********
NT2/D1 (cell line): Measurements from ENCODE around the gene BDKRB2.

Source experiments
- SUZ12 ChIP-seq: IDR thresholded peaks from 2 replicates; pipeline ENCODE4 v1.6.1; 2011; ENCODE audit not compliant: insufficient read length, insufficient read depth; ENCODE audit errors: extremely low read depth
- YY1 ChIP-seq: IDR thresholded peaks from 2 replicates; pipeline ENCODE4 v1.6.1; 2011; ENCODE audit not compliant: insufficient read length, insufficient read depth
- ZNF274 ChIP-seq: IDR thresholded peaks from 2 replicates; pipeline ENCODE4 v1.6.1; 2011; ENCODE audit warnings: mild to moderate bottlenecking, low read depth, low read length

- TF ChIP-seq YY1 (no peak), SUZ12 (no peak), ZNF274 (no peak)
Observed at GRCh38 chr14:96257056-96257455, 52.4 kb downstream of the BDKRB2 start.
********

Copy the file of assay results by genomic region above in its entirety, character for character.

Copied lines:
NT2/D1 (cell line): Measurements from ENCODE around the gene BDKRB2.

Source experiments
- SUZ12 ChIP-seq: IDR thresholded peaks from 2 replicates; pipeline ENCODE4 v1.6.1; 2011; ENCODE audit not compliant: insufficient read length, insufficient read depth; ENCODE audit errors: extremely low read depth
- YY1 ChIP-seq: IDR thresholded peaks from 2 replicates; pipeline ENCODE4 v1.6.1; 2011; ENCODE audit not compliant: insufficient read length, insufficient read depth
- ZNF274 ChIP-seq: IDR thresholded peaks from 2 replicates; pipeline ENCODE4 v1.6.1; 2011; ENCODE audit warnings: mild to moderate bottlenecking, low read depth, low read length

- TF ChIP-seq YY1 (no peak), SUZ12 (no peak), ZNF274 (no peak)
Observed at GRCh38 chr14:96257056-96257455, 52.4 kb downstream of the BDKRB2 start.